John and Kathy Schreiber Center at Loyola Quinlan School of Business, Chicago, IL, USA

John and Kathy Schreiber Center at Loyola Quinlan School of Business

The John and Kathy Schreiber Center, the new 12-story building for the Quinlan School of Business, at Loyola’s downtown Water Tower Campus houses faculty and administrative offices, classrooms, and multifunction event spaces. A prominent ‘social stair’ provides a venue for whole-school gatherings, while a central atrium with integrated social spaces allows for continuous mingling and break-out work. The advanced social and sustainability goals place a capstone on Loyola’s 5-year series of projects with Transsolar and SCB, implementing technologies and lessons learned from five previous projects.

The overall climate concept relies on a central ‘slot atrium’ with south-facing glazing as the primary daylight source for atrium-adjacent spaces, and exhaust at the atrium top pulling natural ventilation through the entire building. Movable shading integrated in the atrium double façade prevents overheating of the atrium, while the double façade acts as a sealed, insulating layer in the winter. Fixed shading, with a position tuned to daylight requirements, controls heat gain in offices and classrooms. Mechanical systems supplemental to the passive design deliver minimum ventilation air and use low-energy radiant and chilled beam systems. Transsolar developed an architecturally integrated natural cross-ventilation strategy for the classrooms, offices, and the atrium by connecting the air path from façade openings to the atrium exhaust, enabling natural ventilation for 25% of the year. Transsolar also analyzed and optimized the performance of the architectural and mechanical systems using daylight and advanced thermal simulations, advising on and coordinating features such as double glazing with double low-e coating, automated window and shade controls, skylight shading and exhaust openings, and justification of dayligt dimming, and air handling unit configuration.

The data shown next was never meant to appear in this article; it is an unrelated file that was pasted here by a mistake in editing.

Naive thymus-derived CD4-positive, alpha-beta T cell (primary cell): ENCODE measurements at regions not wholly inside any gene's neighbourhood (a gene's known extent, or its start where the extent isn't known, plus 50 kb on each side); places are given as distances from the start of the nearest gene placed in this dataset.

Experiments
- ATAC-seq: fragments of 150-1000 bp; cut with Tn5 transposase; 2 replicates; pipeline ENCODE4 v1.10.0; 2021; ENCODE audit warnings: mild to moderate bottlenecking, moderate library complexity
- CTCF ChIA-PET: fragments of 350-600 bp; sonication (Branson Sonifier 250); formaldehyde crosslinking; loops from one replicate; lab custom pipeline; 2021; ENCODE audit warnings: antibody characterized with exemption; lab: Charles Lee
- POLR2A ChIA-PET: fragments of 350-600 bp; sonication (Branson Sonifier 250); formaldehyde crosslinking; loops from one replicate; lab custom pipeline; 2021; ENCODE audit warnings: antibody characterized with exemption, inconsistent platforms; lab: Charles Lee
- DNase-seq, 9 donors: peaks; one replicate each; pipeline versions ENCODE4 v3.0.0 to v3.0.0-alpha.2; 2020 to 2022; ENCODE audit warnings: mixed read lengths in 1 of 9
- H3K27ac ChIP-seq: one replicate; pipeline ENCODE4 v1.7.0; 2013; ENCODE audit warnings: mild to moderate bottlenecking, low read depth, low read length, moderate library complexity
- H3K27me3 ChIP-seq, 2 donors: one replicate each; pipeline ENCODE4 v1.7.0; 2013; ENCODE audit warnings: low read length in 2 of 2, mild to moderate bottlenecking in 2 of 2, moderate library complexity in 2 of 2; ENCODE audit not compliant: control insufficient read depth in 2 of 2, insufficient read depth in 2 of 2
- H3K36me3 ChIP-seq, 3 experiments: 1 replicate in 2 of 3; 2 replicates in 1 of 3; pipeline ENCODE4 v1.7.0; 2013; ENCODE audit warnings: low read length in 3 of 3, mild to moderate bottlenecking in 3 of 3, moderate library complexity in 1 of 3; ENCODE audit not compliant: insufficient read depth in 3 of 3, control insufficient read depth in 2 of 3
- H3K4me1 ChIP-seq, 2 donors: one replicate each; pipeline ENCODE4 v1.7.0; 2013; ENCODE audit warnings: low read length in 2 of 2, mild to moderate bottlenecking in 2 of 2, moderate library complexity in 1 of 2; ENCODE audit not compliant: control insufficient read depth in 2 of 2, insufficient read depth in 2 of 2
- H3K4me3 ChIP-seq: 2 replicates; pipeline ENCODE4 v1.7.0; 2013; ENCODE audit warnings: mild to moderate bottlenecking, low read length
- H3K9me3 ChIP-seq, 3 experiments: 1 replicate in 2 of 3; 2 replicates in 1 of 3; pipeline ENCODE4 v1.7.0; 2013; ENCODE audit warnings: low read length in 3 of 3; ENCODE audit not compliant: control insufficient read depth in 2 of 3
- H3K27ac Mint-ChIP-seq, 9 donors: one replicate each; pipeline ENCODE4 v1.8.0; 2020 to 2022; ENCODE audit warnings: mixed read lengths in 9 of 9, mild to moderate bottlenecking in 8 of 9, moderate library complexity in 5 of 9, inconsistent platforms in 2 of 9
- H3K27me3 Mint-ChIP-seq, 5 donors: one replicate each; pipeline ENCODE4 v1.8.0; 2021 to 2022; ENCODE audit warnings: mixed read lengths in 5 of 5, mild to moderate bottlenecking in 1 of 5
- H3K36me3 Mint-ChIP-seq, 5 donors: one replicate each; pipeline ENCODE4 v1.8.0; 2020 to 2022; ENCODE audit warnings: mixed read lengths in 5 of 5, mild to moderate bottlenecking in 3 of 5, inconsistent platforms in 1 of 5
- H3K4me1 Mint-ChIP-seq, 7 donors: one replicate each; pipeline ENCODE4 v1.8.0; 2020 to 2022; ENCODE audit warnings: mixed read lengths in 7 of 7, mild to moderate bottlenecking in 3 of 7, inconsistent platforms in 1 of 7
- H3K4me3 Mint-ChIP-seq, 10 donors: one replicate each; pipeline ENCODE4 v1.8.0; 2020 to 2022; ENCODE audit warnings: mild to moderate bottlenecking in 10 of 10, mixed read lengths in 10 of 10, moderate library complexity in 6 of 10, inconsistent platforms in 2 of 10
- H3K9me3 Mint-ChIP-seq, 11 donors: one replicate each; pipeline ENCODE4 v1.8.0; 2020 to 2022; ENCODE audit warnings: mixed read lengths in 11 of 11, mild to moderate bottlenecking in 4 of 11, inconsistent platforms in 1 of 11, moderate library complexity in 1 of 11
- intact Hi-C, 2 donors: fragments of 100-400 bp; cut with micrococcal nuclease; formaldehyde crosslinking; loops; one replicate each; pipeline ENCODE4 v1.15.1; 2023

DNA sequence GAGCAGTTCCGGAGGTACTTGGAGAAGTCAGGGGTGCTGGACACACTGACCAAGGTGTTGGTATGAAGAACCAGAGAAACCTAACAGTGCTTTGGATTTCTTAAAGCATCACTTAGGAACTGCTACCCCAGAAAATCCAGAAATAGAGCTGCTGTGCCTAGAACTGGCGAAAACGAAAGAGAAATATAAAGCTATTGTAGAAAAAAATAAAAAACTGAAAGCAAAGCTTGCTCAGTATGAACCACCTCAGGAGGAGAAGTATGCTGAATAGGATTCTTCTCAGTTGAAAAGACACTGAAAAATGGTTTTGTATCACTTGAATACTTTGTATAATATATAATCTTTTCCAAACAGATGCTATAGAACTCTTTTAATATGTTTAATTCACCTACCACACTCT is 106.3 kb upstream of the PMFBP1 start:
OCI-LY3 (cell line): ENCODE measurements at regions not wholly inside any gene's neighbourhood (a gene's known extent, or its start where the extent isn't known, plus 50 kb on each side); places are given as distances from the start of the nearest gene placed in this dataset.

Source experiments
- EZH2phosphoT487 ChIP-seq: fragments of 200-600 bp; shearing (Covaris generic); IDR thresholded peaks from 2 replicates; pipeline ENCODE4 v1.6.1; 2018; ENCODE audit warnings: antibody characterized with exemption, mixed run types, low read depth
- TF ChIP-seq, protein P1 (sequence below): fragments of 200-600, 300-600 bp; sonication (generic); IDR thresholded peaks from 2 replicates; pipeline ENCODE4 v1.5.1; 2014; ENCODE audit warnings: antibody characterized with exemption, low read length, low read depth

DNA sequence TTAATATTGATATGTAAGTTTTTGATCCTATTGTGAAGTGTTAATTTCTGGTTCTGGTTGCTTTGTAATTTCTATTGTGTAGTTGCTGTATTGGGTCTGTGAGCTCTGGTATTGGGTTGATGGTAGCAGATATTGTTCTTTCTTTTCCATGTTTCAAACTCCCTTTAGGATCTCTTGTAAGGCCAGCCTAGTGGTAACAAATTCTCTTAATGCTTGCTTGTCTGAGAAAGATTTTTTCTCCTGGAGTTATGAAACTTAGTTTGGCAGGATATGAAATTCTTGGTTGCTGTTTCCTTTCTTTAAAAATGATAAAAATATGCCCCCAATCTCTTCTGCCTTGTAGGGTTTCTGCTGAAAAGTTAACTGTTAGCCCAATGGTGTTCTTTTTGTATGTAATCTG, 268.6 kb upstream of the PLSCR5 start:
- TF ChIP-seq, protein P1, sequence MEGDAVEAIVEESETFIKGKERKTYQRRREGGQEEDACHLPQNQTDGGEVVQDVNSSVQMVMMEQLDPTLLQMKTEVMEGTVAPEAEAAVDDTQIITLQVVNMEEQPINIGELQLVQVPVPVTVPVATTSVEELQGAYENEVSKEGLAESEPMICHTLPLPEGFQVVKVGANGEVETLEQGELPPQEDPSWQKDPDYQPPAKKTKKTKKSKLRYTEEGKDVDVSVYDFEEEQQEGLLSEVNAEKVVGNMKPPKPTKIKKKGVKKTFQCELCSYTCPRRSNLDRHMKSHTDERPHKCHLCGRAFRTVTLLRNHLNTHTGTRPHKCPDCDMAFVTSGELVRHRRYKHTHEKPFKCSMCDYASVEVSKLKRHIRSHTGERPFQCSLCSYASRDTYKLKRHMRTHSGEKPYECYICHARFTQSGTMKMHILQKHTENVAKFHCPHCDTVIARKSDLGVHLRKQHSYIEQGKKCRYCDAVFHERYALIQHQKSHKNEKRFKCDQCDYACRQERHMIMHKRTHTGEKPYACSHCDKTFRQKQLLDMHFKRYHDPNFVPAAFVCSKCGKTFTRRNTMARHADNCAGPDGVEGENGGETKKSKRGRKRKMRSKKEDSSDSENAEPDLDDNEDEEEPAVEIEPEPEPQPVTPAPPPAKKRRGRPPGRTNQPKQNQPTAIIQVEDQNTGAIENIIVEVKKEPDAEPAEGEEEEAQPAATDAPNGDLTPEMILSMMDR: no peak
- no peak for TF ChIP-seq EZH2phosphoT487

Overall site energy consumption is predicted at 28 kBtu/sf/yr, a 61% reduction over the ASHRAE 90.1-2007 baseline. The project is on target for LEED NC-2009 Silver certification.